Hidden Histories History & Culture

Kravilakathu Putten Veedu, a famed abode of a former Dewan

The arch gateway leading to the thai veedu.   | Photo Credit: Sharat Sundar Rajeev

Nestled in a scenic rural agrarian setting is Kunnathoor Kravilakathu Putten Veedu, the ancient abode of a family that made a lasting impression in the history of Travancore. It is the ancestral home of Raja Kesava Das (1745-1799), probably the most revered ‘Valiya Dewanji’ of the erstwhile Travancore princely state. Today, the house, located near Puthukada, Kanyakumari district, Tamil Nadu, is frequented by history buffs and researchers who strive to retrace the footsteps of the illustrious Dewan (Prime Minister).

Raja Kesava Das was born Raman Pillai Kesava Pillai, son of Kaliyamma Pillai of Kravilakathu Veedu. Raman Pillai’s early association with the merchant Pokku Moosa Maraykkar and the turn of events that introduced him to Karthika Tirunal Rama Varma, the then king of Travancore, is still fondly recalled by history enthusiasts. Further, the celebrated author C.V. Raman Pillai has immortalised the Dewan through his epic works. However, it is unfortunate that the distinguished Dewan became a victim to a deceitful conspiracy and met with a tragic end.

Kravilakathu Putten Veedu is a silent witness to the events that shaped the early life of Kesava Pillai, his step by step rise to the position of Dewan and his eventual decline. The early history of Kravilakathu Veedu is lost in time; however, it is known that the present structure was constructed under royal command when Kesava Pillai was appointed the ‘Samprati’ in the royal court. When the old house was rebuilt, Kesava Pillai himself renamed it as Kravilakathu Putten Veedu and gave it to his mother and the youngest stepsister. The house is still occupied by the descendants of the Dewan.

Kravilakathu Putten Veedu was a house with all the necessary ingredients of a typical aristocratic homestead with an agrarian background. The thai veedu (core residential wing) consisted of an ettukettu (double courtyard house), with an elaborate arappura to store the harvest from the paddy fields. The elevated position enjoyed by the patriarchs of the family in the traditional social hierarchy of yore is highlighted by the fact that the house has a separate padippura, where important visitors were entertained. The āyudhappura, a small chamber in the poomukham (front verandah) of the house has not been opened since ages. The weapons used by Raja Kesava Das and other precious family assets were once stored in this room. Another interesting feature seen here is a subterranean connection right from inside the house to the private pond on the eastern side. Today, the opening to the tunnel can still be seen, but the pond at the other end had been filled since long.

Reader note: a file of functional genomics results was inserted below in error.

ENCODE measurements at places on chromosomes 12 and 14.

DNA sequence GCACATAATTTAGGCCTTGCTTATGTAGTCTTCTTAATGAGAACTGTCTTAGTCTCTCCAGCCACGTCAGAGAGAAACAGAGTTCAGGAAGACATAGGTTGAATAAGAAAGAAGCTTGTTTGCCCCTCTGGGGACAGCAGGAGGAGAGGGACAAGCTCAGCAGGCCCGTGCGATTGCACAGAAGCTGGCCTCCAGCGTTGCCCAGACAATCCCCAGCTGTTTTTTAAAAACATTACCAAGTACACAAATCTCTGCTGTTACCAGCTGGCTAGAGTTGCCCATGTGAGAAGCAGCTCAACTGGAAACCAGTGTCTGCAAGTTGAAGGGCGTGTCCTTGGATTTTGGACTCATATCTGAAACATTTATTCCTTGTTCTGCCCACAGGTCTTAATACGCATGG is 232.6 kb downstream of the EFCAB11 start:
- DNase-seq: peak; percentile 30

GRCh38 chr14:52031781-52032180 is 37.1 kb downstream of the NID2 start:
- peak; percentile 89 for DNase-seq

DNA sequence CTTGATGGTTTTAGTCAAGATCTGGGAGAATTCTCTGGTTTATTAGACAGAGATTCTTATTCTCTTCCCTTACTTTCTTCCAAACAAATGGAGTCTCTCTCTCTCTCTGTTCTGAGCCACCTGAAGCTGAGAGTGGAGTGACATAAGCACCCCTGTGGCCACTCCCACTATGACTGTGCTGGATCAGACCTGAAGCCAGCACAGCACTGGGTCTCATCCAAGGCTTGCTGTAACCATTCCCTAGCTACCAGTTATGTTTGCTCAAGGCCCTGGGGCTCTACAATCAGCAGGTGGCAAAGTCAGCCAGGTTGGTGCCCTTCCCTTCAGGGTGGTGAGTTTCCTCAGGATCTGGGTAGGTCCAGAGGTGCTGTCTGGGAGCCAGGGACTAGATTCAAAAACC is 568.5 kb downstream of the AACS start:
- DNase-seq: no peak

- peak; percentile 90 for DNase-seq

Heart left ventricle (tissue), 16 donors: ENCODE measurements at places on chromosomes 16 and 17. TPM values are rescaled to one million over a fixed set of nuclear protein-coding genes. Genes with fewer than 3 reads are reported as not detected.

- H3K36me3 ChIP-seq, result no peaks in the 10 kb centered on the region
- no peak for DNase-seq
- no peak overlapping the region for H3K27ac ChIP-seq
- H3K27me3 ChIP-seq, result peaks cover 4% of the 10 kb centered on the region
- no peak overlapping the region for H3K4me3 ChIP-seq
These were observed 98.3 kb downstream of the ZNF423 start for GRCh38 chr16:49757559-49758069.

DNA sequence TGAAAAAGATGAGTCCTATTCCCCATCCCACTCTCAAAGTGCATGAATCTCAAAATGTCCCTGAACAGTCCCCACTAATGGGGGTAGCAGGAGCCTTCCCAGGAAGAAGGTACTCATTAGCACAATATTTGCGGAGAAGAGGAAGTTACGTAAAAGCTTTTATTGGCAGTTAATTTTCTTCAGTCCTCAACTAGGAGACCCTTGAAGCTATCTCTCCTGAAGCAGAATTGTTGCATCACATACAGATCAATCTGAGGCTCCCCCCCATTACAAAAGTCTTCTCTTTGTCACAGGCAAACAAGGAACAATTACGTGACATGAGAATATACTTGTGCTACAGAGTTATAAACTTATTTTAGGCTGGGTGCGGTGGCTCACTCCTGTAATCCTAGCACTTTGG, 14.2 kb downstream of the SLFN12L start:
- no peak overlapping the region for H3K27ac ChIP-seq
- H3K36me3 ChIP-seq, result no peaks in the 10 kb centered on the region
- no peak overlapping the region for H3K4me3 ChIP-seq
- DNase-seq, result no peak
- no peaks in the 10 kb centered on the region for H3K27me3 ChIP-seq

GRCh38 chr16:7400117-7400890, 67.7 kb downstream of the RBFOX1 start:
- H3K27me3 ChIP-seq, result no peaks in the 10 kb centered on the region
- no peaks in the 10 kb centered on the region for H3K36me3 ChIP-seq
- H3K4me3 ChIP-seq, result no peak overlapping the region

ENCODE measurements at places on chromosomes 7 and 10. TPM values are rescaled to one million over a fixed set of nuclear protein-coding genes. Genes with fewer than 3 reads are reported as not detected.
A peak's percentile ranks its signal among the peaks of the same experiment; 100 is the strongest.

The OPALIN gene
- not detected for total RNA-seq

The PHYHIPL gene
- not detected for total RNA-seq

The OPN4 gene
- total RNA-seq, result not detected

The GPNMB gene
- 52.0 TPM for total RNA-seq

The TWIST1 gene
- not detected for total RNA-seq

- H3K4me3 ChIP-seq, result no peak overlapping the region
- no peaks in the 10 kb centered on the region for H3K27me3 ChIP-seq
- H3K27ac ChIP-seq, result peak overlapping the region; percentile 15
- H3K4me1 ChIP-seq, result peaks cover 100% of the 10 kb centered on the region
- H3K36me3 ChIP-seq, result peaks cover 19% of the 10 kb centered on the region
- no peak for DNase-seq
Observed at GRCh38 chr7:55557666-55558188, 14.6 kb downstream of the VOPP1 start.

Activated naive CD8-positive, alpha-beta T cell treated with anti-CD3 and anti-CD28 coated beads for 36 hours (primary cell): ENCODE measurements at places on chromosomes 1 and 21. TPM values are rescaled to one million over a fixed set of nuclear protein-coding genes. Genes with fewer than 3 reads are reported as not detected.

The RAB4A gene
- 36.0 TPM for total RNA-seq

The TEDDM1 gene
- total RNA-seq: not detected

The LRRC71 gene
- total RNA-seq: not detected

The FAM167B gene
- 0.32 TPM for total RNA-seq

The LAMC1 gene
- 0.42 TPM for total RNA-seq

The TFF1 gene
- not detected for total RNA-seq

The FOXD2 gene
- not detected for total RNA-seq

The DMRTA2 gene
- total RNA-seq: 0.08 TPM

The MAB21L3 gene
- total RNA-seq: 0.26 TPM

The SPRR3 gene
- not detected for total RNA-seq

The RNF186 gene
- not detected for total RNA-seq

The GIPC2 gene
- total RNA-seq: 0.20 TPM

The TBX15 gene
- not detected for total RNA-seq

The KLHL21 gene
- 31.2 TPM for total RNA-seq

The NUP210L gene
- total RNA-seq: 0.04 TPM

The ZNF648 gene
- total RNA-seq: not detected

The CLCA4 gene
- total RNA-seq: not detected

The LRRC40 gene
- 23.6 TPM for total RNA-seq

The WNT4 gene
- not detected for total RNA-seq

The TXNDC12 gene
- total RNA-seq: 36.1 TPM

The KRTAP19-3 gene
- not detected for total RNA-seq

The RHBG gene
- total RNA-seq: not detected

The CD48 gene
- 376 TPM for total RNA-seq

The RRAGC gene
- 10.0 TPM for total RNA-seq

The true majesty of Kravilakathu Veedu can be observed in the skill employed in crafting each detail. The carving on the pillars, the ceiling, the charupadi and the udambara in the front verandah is of the finest quality, only seen in royal and aristocratic households. The residential complex is secured within a high stone wall with a Gothic arch entrance, an addition made in the 1930s. Neduvani Veedu, a residence constructed by the Dewan for his personal use, once stood to the east of Kravilakam. It is said that after the demise of the Dewan, this house was razed and a pond dug in its place.

Kravilakathu Putten Veedu has a thekkath (place of worship) housing Rakthachamundi, the family deity. In front of the house is another small shrine dedicated to Lord Ganesha, said to have been consecrated by the Dewan himself.

The author is a conservation architect and history buff.

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Printable version | Sep 22, 2021 1:08:08 PM | https://www.thehindu.com/society/history-and-culture/kravilakathu-putten-veedu-an-abode-of-a-former-dewan-of-travancore/article23391066.ece

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